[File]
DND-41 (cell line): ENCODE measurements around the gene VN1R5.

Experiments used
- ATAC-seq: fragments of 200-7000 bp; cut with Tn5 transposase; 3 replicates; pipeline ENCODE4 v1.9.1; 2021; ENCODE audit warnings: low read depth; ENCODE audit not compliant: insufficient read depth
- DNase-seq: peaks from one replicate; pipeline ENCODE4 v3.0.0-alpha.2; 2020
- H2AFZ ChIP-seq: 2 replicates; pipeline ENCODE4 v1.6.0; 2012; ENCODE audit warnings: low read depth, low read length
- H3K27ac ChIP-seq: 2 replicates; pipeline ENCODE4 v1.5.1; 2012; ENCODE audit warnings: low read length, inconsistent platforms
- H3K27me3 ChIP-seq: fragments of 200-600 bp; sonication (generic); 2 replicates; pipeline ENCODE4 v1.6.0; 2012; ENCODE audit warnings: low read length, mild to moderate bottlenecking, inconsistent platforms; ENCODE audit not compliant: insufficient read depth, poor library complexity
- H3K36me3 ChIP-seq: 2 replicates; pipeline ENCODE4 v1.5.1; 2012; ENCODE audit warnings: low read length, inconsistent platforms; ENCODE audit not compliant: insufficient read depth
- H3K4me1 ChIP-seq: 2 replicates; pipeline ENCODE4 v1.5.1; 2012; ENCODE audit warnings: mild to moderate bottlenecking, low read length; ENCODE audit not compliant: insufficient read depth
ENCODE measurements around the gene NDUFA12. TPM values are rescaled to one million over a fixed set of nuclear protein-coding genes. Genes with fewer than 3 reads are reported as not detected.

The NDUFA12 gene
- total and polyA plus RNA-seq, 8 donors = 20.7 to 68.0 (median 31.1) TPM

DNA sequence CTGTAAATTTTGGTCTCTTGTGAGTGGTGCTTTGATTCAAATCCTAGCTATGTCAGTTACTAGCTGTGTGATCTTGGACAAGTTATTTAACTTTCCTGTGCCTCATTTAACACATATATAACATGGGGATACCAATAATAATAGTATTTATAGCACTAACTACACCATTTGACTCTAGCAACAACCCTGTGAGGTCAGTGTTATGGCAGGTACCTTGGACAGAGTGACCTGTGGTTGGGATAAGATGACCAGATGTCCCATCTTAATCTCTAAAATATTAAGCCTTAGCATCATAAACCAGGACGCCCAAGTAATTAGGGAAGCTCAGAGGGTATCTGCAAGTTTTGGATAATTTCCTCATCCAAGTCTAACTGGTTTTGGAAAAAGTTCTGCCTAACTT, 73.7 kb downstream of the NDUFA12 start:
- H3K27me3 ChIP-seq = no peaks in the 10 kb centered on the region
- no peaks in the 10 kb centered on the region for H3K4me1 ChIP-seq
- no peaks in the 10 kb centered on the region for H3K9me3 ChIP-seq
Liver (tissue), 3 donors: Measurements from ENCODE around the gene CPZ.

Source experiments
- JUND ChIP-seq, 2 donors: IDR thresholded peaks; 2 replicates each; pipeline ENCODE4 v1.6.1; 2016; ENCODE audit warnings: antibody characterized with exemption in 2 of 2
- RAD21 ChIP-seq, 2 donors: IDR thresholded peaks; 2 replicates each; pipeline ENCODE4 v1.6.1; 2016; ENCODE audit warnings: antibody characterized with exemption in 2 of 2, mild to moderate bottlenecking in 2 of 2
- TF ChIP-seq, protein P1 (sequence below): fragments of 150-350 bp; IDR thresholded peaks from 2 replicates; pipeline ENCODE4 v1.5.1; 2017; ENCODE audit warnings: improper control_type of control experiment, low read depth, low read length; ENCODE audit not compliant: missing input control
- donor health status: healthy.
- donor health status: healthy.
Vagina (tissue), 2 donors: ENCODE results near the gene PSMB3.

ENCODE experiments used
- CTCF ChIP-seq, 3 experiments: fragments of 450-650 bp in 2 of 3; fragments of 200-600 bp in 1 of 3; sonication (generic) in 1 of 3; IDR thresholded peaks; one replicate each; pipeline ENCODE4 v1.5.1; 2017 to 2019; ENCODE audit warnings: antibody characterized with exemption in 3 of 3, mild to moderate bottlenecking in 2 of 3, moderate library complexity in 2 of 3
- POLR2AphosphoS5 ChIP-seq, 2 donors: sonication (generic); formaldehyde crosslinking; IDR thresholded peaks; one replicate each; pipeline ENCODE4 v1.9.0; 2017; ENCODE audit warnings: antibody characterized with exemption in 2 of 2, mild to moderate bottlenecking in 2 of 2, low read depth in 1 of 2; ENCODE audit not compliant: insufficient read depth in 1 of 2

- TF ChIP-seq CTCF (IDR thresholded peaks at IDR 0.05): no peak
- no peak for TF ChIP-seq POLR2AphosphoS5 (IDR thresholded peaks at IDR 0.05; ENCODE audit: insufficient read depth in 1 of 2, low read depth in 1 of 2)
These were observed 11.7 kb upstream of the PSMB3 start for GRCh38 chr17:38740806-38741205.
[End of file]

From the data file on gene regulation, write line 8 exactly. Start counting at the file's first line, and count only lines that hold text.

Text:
- H3K36me3 ChIP-seq: 2 replicates; pipeline ENCODE4 v1.5.1; 2012; ENCODE audit warnings: low read length, inconsistent platforms; ENCODE audit not compliant: insufficient read depth